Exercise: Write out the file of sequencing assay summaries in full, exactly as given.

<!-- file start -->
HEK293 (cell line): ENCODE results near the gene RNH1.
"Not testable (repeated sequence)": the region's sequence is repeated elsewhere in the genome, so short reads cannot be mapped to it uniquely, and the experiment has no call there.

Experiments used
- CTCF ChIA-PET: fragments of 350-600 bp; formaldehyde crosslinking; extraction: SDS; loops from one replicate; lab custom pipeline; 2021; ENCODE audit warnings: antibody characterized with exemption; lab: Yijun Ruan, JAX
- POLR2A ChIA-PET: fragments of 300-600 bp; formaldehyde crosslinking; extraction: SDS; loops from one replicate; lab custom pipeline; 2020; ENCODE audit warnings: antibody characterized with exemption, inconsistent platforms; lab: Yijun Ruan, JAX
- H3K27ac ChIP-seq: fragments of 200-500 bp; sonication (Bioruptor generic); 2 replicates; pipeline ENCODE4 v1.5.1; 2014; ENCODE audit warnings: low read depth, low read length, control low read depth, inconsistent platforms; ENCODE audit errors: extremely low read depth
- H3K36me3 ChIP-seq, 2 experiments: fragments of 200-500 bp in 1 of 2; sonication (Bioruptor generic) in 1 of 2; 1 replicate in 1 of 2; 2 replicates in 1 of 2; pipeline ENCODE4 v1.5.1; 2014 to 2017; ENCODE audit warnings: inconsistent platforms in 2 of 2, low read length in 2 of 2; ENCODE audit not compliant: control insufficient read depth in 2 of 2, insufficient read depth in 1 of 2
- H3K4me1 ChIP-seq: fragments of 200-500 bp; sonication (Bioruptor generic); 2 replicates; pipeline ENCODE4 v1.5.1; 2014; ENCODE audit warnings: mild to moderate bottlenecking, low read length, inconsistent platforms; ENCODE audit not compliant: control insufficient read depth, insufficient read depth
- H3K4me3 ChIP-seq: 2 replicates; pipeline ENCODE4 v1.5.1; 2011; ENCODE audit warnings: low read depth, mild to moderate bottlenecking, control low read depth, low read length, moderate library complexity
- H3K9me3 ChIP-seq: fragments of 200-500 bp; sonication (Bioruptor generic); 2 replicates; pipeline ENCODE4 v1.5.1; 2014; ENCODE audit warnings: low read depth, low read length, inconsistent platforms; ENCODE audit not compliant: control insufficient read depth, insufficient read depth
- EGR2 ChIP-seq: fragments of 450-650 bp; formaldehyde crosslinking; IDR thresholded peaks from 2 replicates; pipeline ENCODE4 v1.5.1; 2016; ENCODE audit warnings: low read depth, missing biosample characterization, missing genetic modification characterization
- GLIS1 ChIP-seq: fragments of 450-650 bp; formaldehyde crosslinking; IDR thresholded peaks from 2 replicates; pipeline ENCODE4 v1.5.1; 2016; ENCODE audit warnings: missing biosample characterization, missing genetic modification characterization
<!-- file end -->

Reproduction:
HEK293 (cell line): ENCODE results near the gene RNH1.
"Not testable (repeated sequence)": the region's sequence is repeated elsewhere in the genome, so short reads cannot be mapped to it uniquely, and the experiment has no call there.

Experiments used
- CTCF ChIA-PET: fragments of 350-600 bp; formaldehyde crosslinking; extraction: SDS; loops from one replicate; lab custom pipeline; 2021; ENCODE audit warnings: antibody characterized with exemption; lab: Yijun Ruan, JAX
- POLR2A ChIA-PET: fragments of 300-600 bp; formaldehyde crosslinking; extraction: SDS; loops from one replicate; lab custom pipeline; 2020; ENCODE audit warnings: antibody characterized with exemption, inconsistent platforms; lab: Yijun Ruan, JAX
- H3K27ac ChIP-seq: fragments of 200-500 bp; sonication (Bioruptor generic); 2 replicates; pipeline ENCODE4 v1.5.1; 2014; ENCODE audit warnings: low read depth, low read length, control low read depth, inconsistent platforms; ENCODE audit errors: extremely low read depth
- H3K36me3 ChIP-seq, 2 experiments: fragments of 200-500 bp in 1 of 2; sonication (Bioruptor generic) in 1 of 2; 1 replicate in 1 of 2; 2 replicates in 1 of 2; pipeline ENCODE4 v1.5.1; 2014 to 2017; ENCODE audit warnings: inconsistent platforms in 2 of 2, low read length in 2 of 2; ENCODE audit not compliant: control insufficient read depth in 2 of 2, insufficient read depth in 1 of 2
- H3K4me1 ChIP-seq: fragments of 200-500 bp; sonication (Bioruptor generic); 2 replicates; pipeline ENCODE4 v1.5.1; 2014; ENCODE audit warnings: mild to moderate bottlenecking, low read length, inconsistent platforms; ENCODE audit not compliant: control insufficient read depth, insufficient read depth
- H3K4me3 ChIP-seq: 2 replicates; pipeline ENCODE4 v1.5.1; 2011; ENCODE audit warnings: low read depth, mild to moderate bottlenecking, control low read depth, low read length, moderate library complexity
- H3K9me3 ChIP-seq: fragments of 200-500 bp; sonication (Bioruptor generic); 2 replicates; pipeline ENCODE4 v1.5.1; 2014; ENCODE audit warnings: low read depth, low read length, inconsistent platforms; ENCODE audit not compliant: control insufficient read depth, insufficient read depth
- EGR2 ChIP-seq: fragments of 450-650 bp; formaldehyde crosslinking; IDR thresholded peaks from 2 replicates; pipeline ENCODE4 v1.5.1; 2016; ENCODE audit warnings: low read depth, missing biosample characterization, missing genetic modification characterization
- GLIS1 ChIP-seq: fragments of 450-650 bp; formaldehyde crosslinking; IDR thresholded peaks from 2 replicates; pipeline ENCODE4 v1.5.1; 2016; ENCODE audit warnings: missing biosample characterization, missing genetic modification characterization